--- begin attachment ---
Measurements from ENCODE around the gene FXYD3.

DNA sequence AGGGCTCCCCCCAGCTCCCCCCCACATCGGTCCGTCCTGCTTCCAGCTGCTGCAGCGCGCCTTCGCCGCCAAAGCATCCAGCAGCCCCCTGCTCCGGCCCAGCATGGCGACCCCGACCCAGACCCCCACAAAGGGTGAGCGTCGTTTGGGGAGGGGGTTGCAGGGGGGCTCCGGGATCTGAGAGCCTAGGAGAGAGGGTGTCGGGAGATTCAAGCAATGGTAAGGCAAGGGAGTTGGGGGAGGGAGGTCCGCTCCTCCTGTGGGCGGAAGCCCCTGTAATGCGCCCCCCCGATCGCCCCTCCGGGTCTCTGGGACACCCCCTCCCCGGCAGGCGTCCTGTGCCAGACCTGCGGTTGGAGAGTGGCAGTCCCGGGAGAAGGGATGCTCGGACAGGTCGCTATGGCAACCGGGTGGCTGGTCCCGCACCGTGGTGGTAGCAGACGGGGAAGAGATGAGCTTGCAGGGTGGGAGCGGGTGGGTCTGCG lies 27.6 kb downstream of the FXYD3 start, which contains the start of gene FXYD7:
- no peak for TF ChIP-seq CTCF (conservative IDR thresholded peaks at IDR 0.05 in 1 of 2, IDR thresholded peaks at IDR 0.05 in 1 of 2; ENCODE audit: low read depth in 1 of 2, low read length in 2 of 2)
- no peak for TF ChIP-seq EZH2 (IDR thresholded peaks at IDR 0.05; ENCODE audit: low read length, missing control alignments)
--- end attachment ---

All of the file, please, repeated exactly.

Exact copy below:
Measurements from ENCODE around the gene FXYD3.

DNA sequence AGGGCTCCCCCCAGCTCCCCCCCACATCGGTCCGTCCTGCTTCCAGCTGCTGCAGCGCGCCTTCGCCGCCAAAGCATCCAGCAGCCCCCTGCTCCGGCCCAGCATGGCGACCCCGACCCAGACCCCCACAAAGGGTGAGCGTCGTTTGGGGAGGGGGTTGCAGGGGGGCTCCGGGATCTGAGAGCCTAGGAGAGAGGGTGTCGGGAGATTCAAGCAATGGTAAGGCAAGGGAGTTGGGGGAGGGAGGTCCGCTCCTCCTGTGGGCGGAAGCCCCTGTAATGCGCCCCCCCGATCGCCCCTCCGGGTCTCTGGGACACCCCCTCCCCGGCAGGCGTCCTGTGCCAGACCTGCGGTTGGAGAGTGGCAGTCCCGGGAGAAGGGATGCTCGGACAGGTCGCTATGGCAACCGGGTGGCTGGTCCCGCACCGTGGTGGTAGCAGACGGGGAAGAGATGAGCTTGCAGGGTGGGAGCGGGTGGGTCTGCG lies 27.6 kb downstream of the FXYD3 start, which contains the start of gene FXYD7:
- no peak for TF ChIP-seq CTCF (conservative IDR thresholded peaks at IDR 0.05 in 1 of 2, IDR thresholded peaks at IDR 0.05 in 1 of 2; ENCODE audit: low read depth in 1 of 2, low read length in 2 of 2)
- no peak for TF ChIP-seq EZH2 (IDR thresholded peaks at IDR 0.05; ENCODE audit: low read length, missing control alignments)